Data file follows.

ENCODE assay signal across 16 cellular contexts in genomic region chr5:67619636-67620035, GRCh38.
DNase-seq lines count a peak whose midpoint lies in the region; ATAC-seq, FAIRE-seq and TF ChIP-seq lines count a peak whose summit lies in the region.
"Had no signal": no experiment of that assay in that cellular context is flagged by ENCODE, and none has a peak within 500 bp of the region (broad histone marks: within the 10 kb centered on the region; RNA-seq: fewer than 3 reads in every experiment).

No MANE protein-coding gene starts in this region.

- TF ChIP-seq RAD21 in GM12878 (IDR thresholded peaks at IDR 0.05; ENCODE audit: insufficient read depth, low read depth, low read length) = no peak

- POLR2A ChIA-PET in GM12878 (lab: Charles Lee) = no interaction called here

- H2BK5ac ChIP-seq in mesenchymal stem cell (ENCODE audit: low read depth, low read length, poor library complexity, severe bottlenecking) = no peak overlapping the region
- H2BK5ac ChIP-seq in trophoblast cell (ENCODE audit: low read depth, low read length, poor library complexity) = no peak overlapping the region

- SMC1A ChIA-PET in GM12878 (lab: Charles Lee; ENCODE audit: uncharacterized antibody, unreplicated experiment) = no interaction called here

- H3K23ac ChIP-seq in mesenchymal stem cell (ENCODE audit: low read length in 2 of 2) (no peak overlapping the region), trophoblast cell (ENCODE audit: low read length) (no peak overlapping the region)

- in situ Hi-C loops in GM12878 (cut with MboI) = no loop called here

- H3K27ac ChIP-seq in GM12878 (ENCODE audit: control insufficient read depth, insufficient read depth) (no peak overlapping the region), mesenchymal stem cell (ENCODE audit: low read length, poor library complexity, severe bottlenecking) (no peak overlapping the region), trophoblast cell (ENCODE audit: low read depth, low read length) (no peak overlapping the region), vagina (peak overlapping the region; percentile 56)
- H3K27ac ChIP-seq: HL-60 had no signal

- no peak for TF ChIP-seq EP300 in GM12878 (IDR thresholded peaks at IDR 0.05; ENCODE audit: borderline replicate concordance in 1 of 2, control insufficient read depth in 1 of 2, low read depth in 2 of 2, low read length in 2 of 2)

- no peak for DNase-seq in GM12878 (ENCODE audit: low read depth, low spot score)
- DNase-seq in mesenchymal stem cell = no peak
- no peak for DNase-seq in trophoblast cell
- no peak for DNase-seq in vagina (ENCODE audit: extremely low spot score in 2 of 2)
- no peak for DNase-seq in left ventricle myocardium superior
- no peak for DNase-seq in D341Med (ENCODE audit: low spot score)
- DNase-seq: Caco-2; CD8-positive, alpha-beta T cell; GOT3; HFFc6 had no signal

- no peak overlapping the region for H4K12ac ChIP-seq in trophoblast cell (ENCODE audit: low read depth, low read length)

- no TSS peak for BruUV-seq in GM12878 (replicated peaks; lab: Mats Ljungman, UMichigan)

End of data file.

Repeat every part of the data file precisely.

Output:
ENCODE assay signal across 16 cellular contexts in genomic region chr5:67619636-67620035, GRCh38.
DNase-seq lines count a peak whose midpoint lies in the region; ATAC-seq, FAIRE-seq and TF ChIP-seq lines count a peak whose summit lies in the region.
"Had no signal": no experiment of that assay in that cellular context is flagged by ENCODE, and none has a peak within 500 bp of the region (broad histone marks: within the 10 kb centered on the region; RNA-seq: fewer than 3 reads in every experiment).

No MANE protein-coding gene starts in this region.

- TF ChIP-seq RAD21 in GM12878 (IDR thresholded peaks at IDR 0.05; ENCODE audit: insufficient read depth, low read depth, low read length) = no peak

- POLR2A ChIA-PET in GM12878 (lab: Charles Lee) = no interaction called here

- H2BK5ac ChIP-seq in mesenchymal stem cell (ENCODE audit: low read depth, low read length, poor library complexity, severe bottlenecking) = no peak overlapping the region
- H2BK5ac ChIP-seq in trophoblast cell (ENCODE audit: low read depth, low read length, poor library complexity) = no peak overlapping the region

- SMC1A ChIA-PET in GM12878 (lab: Charles Lee; ENCODE audit: uncharacterized antibody, unreplicated experiment) = no interaction called here

- H3K23ac ChIP-seq in mesenchymal stem cell (ENCODE audit: low read length in 2 of 2) (no peak overlapping the region), trophoblast cell (ENCODE audit: low read length) (no peak overlapping the region)

- in situ Hi-C loops in GM12878 (cut with MboI) = no loop called here

- H3K27ac ChIP-seq in GM12878 (ENCODE audit: control insufficient read depth, insufficient read depth) (no peak overlapping the region), mesenchymal stem cell (ENCODE audit: low read length, poor library complexity, severe bottlenecking) (no peak overlapping the region), trophoblast cell (ENCODE audit: low read depth, low read length) (no peak overlapping the region), vagina (peak overlapping the region; percentile 56)
- H3K27ac ChIP-seq: HL-60 had no signal

- no peak for TF ChIP-seq EP300 in GM12878 (IDR thresholded peaks at IDR 0.05; ENCODE audit: borderline replicate concordance in 1 of 2, control insufficient read depth in 1 of 2, low read depth in 2 of 2, low read length in 2 of 2)

- no peak for DNase-seq in GM12878 (ENCODE audit: low read depth, low spot score)
- DNase-seq in mesenchymal stem cell = no peak
- no peak for DNase-seq in trophoblast cell
- no peak for DNase-seq in vagina (ENCODE audit: extremely low spot score in 2 of 2)
- no peak for DNase-seq in left ventricle myocardium superior
- no peak for DNase-seq in D341Med (ENCODE audit: low spot score)
- DNase-seq: Caco-2; CD8-positive, alpha-beta T cell; GOT3; HFFc6 had no signal

- no peak overlapping the region for H4K12ac ChIP-seq in trophoblast cell (ENCODE audit: low read depth, low read length)

- no TSS peak for BruUV-seq in GM12878 (replicated peaks; lab: Mats Ljungman, UMichigan)